Matthew and Luke in their gospels plainly state that Jesus was divinely conceived by the Holy Spirit For those who believe in the inerrancy of the New Testament, no further support for the virgin birth is needed. But others, such as American founding father Thomas Paine, observed that just because Matthew relates that Joseph said that an angel told him that Mary “was with child without any cohabitation with a man” was no proof at all. “It is hearsay upon hearsay,” declared Paine, “and I do not choose to rest my belief upon such evidence.” Perhaps neither position addresses the complexities of the Bible’s virgin birth stories says J. Edward Barrett in “Can Scholars Take the Virgin Birth of Jesus Seriously?”
Probing the virgin birth stories, Barrett discusses problems of Hebrew/Greek translation, the contexts of the famous prophecies in the Book of Isaiah, and father-son relationships in the Jewish and Hellenistic worlds in Bible times.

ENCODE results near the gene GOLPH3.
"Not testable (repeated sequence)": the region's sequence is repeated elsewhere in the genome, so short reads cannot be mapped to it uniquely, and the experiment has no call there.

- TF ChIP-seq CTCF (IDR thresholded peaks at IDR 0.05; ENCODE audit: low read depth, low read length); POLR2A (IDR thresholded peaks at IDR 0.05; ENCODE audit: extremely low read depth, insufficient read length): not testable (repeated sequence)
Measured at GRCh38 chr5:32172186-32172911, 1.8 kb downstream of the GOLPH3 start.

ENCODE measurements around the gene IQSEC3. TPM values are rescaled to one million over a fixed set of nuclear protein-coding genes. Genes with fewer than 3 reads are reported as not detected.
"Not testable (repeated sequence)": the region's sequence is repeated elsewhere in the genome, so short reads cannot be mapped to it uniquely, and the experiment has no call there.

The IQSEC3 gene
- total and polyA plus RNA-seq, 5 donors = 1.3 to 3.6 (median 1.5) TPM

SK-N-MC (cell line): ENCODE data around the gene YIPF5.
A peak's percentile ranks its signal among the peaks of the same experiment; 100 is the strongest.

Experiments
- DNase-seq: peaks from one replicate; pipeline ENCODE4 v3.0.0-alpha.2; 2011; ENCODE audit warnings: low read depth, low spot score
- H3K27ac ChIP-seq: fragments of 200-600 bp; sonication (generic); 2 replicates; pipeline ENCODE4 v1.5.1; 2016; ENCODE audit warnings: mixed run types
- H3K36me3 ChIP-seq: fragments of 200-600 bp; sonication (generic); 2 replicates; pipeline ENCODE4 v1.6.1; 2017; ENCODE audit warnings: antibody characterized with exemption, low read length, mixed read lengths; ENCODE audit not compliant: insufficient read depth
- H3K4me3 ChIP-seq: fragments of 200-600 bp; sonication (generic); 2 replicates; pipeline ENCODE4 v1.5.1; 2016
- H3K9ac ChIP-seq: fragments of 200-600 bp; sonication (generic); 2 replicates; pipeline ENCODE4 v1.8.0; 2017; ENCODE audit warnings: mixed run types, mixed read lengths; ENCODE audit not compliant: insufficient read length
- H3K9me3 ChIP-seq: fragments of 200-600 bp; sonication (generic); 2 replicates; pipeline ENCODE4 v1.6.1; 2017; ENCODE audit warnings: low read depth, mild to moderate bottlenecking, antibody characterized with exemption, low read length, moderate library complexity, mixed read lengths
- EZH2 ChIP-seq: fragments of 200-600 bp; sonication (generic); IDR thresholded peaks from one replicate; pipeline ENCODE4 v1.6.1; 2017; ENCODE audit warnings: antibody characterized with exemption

Professor of religion at Muskingum College, New Concord, Ohio, Barrett describes himself as having one foot in the ancient world (he teaches biblical archaeology and classical mythology) and one in the modern world (he also teaches modern Christian thought and global issues and values). Barrett wrote “Piety and Patriotism” BAR 07:01.